Theatre company Rich Creative have made a big splash in 2017 with their insightful, female-led new writing throughout the year. Recently, a selection of these plays were performed at the Cockpit Theatre in London, albeit with a slightly different cast in some cases.
Opening the evening, A-Sexual-Being, was written by Sophie Ablett, and performed by Catherine Nix-Collins and Sophie Ablett. Playing Alia and Bea respectively, the young women discuss same-sex relationships, the different permutations of these and where they fit in the general scheme of things. (While this is going on, Bea uses chalk to draw various Venn diagrams on the floor to illustrate her points.)
Alia is visually perturbed by all of this – partly because for her relationships and their sexual facets are an instinctive thing and not something to be intellectualised. However, the main thing that alarms Alia is the note Bea left on the diagram about asexuality. The tension between Alia and Bea during is tangible as both women try to keep their emotions in check while listen to the other’s point of view, but misconstruing the underlying message.
IT, the second play of the evening was written by Annabelle Rich and directed by Francesca Tennant. Most of the cast were recast for this play, with Josie Connor playing Alex, Elliot Janks playing Tommy and Emma-May Uden playing ‘It’. Allie (Annabelle Rich) is a young woman who is always accompanied by ‘It’, her ‘unseen’ eating disorder. Depending on the time of day and ‘situation’, the disorder’s influence on Allie ranges from ‘coercive’ to ‘duress’ as she wrestles with pressures, from without and within.
The new scene at the beginnng of the play really puts the eating disorder into perspective, when Allie is flustered at the thought of even having a spontaneous bite to eat. Running out of excuses for friends and her boyfriend, Allie must ask herself who is she not eating for, especially when her nearest and dearest are at their wit’s end with her. Asides from affecting all manner of social engagements, Allie’s behavour is making her unrecognisible to the people in her life – and not just her weight loss.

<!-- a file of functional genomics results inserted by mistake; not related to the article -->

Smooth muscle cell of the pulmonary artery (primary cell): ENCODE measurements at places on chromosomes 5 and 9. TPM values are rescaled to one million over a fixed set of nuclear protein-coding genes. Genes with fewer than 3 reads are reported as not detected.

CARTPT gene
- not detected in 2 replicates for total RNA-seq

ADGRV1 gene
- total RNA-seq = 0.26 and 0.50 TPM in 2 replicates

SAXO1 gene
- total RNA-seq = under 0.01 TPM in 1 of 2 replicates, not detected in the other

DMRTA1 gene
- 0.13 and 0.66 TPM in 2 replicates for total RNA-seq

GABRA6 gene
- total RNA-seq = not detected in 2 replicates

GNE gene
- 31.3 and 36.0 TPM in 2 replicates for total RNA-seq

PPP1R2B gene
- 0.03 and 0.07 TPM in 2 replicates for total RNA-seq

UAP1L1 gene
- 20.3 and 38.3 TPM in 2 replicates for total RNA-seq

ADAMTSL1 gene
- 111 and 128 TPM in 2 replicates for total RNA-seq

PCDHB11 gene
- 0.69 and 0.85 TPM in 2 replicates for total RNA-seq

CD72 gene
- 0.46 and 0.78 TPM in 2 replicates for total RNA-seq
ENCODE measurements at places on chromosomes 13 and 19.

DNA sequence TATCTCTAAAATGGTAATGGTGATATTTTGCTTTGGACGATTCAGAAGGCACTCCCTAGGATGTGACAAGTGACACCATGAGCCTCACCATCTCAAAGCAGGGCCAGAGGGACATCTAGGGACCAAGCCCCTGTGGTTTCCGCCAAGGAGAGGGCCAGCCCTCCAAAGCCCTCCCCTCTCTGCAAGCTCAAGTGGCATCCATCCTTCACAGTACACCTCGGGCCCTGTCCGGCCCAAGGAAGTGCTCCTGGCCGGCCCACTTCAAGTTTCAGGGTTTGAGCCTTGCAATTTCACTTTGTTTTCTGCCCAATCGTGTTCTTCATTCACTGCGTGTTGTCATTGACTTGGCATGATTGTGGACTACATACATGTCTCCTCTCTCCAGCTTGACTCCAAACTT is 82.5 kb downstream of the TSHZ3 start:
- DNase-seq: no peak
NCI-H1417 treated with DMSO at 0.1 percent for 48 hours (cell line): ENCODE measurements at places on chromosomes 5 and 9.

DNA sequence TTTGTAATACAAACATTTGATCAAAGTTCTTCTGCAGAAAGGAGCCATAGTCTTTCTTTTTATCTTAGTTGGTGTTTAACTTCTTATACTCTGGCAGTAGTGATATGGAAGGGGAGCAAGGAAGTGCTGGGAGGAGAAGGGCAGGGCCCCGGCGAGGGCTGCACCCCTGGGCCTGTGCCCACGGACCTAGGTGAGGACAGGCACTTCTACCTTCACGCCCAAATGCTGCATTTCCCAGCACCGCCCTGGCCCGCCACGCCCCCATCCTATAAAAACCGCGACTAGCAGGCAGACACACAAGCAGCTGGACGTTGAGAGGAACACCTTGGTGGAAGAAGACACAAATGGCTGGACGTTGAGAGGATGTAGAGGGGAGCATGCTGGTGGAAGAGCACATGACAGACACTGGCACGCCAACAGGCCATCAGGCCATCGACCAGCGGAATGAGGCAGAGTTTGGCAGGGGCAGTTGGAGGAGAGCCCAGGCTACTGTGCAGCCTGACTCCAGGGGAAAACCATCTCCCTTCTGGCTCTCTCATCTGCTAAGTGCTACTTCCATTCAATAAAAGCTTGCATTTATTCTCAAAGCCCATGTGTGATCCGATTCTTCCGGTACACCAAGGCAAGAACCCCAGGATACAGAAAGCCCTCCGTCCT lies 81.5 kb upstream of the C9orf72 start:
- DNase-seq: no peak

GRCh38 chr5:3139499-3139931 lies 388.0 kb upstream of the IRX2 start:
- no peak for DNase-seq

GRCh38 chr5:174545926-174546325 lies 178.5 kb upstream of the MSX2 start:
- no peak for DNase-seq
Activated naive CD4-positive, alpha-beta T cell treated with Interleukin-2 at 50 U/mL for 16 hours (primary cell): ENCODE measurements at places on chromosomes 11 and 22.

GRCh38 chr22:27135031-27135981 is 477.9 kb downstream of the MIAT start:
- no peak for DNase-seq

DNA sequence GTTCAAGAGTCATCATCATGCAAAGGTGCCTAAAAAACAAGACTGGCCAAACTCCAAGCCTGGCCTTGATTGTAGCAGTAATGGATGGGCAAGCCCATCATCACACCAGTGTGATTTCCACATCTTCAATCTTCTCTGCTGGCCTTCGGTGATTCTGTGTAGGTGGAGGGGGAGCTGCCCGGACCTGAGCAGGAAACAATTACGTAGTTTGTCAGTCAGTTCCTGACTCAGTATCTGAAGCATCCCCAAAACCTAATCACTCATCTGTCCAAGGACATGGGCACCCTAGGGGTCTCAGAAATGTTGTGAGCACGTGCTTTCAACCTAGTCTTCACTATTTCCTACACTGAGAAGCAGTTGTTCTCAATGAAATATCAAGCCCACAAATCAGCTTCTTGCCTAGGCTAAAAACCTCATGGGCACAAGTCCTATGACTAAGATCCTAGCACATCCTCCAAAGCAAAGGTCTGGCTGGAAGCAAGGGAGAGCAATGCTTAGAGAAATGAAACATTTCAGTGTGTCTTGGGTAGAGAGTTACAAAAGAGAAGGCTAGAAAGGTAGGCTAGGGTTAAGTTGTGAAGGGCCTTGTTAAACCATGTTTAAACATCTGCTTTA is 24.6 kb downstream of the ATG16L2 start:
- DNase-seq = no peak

Written by Emily Renée and directed by Samuel Lane, The Circle examines the sexual boundaries of relationships, and the differences between men and women in terms of what they’re expected to be comfortable with. Meeting one night at a night club, ‘L’ (Ryan Woodcock) and ‘K’ (Emily Renée) hit it off straight away. The ‘one night stand’ leads to another… and another… until they naturally see each other regularly, exclusively. For ‘L’, the surprising thing about ‘K’ is her ‘open-mindedness’ to sex on the BDSM end of of the spectrum. As someone more accustomed to sex of the ‘vanilla’ variety, he’s out of his comfort zone. However, he acquiesces, trusting ‘K’ to guide him through this minefield, just as she naturally trusts him in this enterprise. But eventually even he crosses a lline, breaking the circle of trust and unable to reset things to how they were…
Just like A-Sexual-Being, chalk drawings on the floor play an important part in conveying ideas about the sexual aspects of relationships, though in this case it is used in a more abstract fashion. The chemistry between the leads is palpable and under Samuel Lane’s direction, the emotional uncertainty of both characters is well-realised. Renée’s writing does a brilliant job of subverting the stereotypes regarding gender sexuality.
Written by Francesca Tennant and directed by MJ Lee, Chittra Vritti takes a humorous look at coping with stress (or not) in the modern world. As a PA, Nat (Tracey Lee Sharples) is inundated with tasks from everyone in the office. Her probation review is imminent and she’s asked to work on an assignment over the weekend. In the meantime, Nat is beset with worries, but tries to ‘de-stress’ by partaking in yoga. The myriad of worries that encrouch on Nat’s mindspace are universally recognisable, but more importantly, authentically convey the pressures women have to contend with. Just don’t mention ‘back rolls’ to Nat…
Watching these plays, I never got the sense that these were actors playing a role or given lines to play. In the moment, I believed they were who they said they were and the plays that focused on frank discussions of relationships have seldom been so candid.
When you’ve seen as many plays as I have and observe other work in a similar vein to Female Gaze, one realises while watching Rich Creative’s output the level of craft required to raise the bar so perceptibly. I look forward to catching their work in the future.
© Michael Davis 2017
The Female Gaze & Other Stories Collection 2017 took place at the Cockpit Theatre on 12th December.